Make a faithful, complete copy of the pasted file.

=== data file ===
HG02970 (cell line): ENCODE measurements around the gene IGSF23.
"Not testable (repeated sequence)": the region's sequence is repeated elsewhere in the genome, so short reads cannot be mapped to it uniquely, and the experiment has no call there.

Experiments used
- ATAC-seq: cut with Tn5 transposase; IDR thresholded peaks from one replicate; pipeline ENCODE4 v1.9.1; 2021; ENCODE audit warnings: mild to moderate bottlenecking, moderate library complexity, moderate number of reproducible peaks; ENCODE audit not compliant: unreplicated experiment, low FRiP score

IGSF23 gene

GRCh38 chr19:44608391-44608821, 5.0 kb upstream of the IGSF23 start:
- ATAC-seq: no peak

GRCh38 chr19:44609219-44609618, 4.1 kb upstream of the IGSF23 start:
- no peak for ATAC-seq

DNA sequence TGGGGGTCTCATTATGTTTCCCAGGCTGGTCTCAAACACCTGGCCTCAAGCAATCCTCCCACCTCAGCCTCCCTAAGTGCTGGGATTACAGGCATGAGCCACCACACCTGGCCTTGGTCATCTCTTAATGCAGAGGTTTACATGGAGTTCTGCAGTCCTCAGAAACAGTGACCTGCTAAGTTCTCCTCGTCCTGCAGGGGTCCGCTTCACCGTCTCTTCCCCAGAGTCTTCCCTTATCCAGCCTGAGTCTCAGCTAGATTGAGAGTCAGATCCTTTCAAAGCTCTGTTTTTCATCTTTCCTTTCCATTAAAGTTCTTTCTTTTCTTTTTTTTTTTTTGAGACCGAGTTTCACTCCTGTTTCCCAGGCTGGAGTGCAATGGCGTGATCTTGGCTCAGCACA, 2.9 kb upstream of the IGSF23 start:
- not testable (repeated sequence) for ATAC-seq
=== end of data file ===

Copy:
HG02970 (cell line): ENCODE measurements around the gene IGSF23.
"Not testable (repeated sequence)": the region's sequence is repeated elsewhere in the genome, so short reads cannot be mapped to it uniquely, and the experiment has no call there.

Experiments used
- ATAC-seq: cut with Tn5 transposase; IDR thresholded peaks from one replicate; pipeline ENCODE4 v1.9.1; 2021; ENCODE audit warnings: mild to moderate bottlenecking, moderate library complexity, moderate number of reproducible peaks; ENCODE audit not compliant: unreplicated experiment, low FRiP score

IGSF23 gene

GRCh38 chr19:44608391-44608821, 5.0 kb upstream of the IGSF23 start:
- ATAC-seq: no peak

GRCh38 chr19:44609219-44609618, 4.1 kb upstream of the IGSF23 start:
- no peak for ATAC-seq

DNA sequence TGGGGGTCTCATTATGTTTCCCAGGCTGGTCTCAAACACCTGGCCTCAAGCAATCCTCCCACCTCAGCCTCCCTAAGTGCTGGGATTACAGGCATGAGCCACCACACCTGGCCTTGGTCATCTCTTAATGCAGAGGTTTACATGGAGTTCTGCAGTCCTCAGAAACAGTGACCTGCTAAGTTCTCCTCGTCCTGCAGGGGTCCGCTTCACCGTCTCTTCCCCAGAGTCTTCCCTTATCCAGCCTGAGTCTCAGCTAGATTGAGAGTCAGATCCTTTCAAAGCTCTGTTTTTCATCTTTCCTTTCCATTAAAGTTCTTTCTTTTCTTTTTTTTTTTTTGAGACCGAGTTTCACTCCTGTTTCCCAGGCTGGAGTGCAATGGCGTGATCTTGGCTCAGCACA, 2.9 kb upstream of the IGSF23 start:
- not testable (repeated sequence) for ATAC-seq